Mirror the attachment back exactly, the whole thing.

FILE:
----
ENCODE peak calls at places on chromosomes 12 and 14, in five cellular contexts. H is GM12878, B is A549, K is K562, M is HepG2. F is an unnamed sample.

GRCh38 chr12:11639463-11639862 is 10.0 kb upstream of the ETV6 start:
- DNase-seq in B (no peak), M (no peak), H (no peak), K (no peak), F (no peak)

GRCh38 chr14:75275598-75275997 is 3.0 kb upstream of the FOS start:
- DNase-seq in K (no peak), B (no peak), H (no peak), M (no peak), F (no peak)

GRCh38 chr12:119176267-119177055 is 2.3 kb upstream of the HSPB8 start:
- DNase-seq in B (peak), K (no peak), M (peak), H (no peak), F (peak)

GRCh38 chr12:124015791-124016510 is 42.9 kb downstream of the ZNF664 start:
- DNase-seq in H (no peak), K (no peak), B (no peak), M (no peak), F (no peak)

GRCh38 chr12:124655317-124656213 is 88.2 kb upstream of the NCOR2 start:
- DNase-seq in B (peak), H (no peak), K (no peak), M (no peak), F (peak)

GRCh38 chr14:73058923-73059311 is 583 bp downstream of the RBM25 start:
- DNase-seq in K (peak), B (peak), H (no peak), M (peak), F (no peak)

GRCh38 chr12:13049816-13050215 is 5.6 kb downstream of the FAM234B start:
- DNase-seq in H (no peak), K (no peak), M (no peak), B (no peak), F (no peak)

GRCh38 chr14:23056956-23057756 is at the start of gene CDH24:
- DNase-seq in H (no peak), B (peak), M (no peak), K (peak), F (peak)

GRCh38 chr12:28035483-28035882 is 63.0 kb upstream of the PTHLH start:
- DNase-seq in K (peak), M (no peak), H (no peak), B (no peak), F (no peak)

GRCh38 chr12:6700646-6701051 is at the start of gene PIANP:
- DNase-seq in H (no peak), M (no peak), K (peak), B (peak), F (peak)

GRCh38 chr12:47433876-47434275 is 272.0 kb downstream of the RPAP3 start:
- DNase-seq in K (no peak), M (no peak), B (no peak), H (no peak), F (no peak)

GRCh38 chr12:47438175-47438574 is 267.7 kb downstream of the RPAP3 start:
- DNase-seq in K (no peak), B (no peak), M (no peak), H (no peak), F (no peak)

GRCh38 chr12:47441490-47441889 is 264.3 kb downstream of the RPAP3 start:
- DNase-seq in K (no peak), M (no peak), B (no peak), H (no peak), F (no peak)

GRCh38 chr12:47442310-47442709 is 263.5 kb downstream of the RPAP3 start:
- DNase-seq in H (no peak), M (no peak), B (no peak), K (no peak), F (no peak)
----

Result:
ENCODE peak calls at places on chromosomes 12 and 14, in five cellular contexts. H is GM12878, B is A549, K is K562, M is HepG2. F is an unnamed sample.

GRCh38 chr12:11639463-11639862 is 10.0 kb upstream of the ETV6 start:
- DNase-seq in B (no peak), M (no peak), H (no peak), K (no peak), F (no peak)

GRCh38 chr14:75275598-75275997 is 3.0 kb upstream of the FOS start:
- DNase-seq in K (no peak), B (no peak), H (no peak), M (no peak), F (no peak)

GRCh38 chr12:119176267-119177055 is 2.3 kb upstream of the HSPB8 start:
- DNase-seq in B (peak), K (no peak), M (peak), H (no peak), F (peak)

GRCh38 chr12:124015791-124016510 is 42.9 kb downstream of the ZNF664 start:
- DNase-seq in H (no peak), K (no peak), B (no peak), M (no peak), F (no peak)

GRCh38 chr12:124655317-124656213 is 88.2 kb upstream of the NCOR2 start:
- DNase-seq in B (peak), H (no peak), K (no peak), M (no peak), F (peak)

GRCh38 chr14:73058923-73059311 is 583 bp downstream of the RBM25 start:
- DNase-seq in K (peak), B (peak), H (no peak), M (peak), F (no peak)

GRCh38 chr12:13049816-13050215 is 5.6 kb downstream of the FAM234B start:
- DNase-seq in H (no peak), K (no peak), M (no peak), B (no peak), F (no peak)

GRCh38 chr14:23056956-23057756 is at the start of gene CDH24:
- DNase-seq in H (no peak), B (peak), M (no peak), K (peak), F (peak)

GRCh38 chr12:28035483-28035882 is 63.0 kb upstream of the PTHLH start:
- DNase-seq in K (peak), M (no peak), H (no peak), B (no peak), F (no peak)

GRCh38 chr12:6700646-6701051 is at the start of gene PIANP:
- DNase-seq in H (no peak), M (no peak), K (peak), B (peak), F (peak)

GRCh38 chr12:47433876-47434275 is 272.0 kb downstream of the RPAP3 start:
- DNase-seq in K (no peak), M (no peak), B (no peak), H (no peak), F (no peak)

GRCh38 chr12:47438175-47438574 is 267.7 kb downstream of the RPAP3 start:
- DNase-seq in K (no peak), B (no peak), M (no peak), H (no peak), F (no peak)

GRCh38 chr12:47441490-47441889 is 264.3 kb downstream of the RPAP3 start:
- DNase-seq in K (no peak), M (no peak), B (no peak), H (no peak), F (no peak)

GRCh38 chr12:47442310-47442709 is 263.5 kb downstream of the RPAP3 start:
- DNase-seq in H (no peak), M (no peak), B (no peak), K (no peak), F (no peak)